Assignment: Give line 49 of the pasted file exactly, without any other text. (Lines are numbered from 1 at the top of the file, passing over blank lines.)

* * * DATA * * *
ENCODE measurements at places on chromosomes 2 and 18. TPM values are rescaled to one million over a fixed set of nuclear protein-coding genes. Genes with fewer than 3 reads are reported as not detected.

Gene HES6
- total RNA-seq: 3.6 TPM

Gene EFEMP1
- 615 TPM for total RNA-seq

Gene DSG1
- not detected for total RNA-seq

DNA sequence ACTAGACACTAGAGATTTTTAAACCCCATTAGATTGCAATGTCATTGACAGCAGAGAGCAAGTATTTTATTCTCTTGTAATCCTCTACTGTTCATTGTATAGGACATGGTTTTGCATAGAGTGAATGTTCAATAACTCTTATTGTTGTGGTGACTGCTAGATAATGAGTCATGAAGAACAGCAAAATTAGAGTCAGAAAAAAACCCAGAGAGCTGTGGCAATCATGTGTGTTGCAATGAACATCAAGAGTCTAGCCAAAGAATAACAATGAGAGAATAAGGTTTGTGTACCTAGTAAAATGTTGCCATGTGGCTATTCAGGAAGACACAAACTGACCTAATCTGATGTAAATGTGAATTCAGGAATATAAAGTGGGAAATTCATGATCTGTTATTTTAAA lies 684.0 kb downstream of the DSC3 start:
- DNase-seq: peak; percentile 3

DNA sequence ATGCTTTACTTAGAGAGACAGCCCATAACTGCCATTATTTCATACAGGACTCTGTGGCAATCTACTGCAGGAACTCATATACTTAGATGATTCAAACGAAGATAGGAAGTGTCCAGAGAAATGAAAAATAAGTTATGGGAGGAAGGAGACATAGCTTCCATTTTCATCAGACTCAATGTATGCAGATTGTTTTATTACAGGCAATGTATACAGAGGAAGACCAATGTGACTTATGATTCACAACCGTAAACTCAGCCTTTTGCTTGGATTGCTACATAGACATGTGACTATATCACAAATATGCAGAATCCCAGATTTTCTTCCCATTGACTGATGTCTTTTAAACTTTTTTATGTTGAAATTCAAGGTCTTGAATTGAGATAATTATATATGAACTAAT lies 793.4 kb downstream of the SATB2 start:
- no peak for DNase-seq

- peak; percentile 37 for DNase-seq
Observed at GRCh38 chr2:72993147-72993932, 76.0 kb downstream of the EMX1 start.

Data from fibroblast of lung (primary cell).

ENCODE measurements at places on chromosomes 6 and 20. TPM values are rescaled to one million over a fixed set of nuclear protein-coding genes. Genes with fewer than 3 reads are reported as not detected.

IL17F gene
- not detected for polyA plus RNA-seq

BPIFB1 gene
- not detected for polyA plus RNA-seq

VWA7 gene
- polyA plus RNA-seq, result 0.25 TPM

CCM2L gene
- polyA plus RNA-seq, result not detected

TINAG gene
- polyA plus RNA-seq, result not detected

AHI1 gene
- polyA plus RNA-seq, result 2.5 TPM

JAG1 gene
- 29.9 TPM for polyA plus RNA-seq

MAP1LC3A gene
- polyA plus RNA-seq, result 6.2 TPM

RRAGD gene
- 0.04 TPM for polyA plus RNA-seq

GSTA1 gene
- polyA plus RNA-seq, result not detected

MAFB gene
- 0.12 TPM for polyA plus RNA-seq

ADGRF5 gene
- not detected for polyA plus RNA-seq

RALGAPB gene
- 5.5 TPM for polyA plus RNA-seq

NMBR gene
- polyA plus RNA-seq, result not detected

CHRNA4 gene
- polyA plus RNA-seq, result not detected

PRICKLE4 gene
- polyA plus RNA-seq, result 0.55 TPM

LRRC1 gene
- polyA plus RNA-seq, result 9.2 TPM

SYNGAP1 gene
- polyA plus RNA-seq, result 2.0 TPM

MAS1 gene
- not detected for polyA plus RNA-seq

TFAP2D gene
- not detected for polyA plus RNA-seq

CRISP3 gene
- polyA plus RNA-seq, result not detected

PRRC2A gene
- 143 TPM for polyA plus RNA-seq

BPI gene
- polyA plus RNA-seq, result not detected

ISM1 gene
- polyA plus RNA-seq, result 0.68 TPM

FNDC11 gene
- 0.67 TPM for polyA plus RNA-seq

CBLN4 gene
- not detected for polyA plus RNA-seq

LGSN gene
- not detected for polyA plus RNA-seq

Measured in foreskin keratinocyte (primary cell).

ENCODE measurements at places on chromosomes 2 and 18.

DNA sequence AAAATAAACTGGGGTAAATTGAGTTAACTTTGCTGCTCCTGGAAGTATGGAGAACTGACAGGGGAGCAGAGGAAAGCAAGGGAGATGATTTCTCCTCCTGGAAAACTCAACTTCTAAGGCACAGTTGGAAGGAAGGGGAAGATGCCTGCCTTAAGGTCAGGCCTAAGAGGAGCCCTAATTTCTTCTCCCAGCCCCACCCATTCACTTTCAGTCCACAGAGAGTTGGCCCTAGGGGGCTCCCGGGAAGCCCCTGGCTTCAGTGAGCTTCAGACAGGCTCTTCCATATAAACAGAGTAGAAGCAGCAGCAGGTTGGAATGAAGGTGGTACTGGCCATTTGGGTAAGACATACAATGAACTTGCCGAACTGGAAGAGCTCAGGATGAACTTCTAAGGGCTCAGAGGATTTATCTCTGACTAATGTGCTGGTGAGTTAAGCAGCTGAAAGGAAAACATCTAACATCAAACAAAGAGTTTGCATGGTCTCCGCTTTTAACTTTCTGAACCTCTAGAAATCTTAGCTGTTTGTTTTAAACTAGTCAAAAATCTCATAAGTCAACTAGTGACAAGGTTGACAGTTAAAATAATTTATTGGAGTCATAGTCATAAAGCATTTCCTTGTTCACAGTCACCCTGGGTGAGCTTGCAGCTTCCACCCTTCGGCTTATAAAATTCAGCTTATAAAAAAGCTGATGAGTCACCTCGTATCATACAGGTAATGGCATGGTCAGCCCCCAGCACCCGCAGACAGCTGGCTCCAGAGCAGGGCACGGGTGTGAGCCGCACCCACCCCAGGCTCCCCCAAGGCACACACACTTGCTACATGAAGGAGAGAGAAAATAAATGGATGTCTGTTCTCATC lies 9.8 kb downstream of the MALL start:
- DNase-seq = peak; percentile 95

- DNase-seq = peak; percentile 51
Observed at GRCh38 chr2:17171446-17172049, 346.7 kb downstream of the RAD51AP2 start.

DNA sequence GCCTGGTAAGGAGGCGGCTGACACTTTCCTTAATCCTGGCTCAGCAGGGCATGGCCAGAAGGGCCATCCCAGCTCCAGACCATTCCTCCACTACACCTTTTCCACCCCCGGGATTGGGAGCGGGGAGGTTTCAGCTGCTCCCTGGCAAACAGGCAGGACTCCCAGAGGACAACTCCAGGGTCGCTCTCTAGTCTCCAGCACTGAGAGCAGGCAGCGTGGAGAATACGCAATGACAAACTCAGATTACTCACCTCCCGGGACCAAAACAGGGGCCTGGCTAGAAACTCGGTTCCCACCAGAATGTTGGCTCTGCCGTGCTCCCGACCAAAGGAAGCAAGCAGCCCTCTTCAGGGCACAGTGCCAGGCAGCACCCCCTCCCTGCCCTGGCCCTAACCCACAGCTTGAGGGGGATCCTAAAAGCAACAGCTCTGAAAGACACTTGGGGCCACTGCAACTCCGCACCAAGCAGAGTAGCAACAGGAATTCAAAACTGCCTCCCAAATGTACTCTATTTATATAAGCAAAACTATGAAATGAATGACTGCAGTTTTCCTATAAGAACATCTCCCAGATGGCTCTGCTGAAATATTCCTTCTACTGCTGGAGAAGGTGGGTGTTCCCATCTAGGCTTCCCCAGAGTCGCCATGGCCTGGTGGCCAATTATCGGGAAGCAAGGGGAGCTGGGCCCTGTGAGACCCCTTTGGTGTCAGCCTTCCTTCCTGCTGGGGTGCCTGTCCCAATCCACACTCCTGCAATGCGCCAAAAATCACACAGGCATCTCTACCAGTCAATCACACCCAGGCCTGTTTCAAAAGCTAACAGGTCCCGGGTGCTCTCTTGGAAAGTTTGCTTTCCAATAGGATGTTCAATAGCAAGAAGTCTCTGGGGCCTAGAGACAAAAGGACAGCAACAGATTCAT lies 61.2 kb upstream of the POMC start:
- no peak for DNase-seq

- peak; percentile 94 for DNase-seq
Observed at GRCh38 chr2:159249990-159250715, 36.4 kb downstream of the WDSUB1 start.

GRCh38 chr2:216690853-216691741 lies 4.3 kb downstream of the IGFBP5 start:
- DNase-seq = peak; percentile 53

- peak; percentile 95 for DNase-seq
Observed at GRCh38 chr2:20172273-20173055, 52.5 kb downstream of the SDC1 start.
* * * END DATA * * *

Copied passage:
- polyA plus RNA-seq, result 9.2 TPM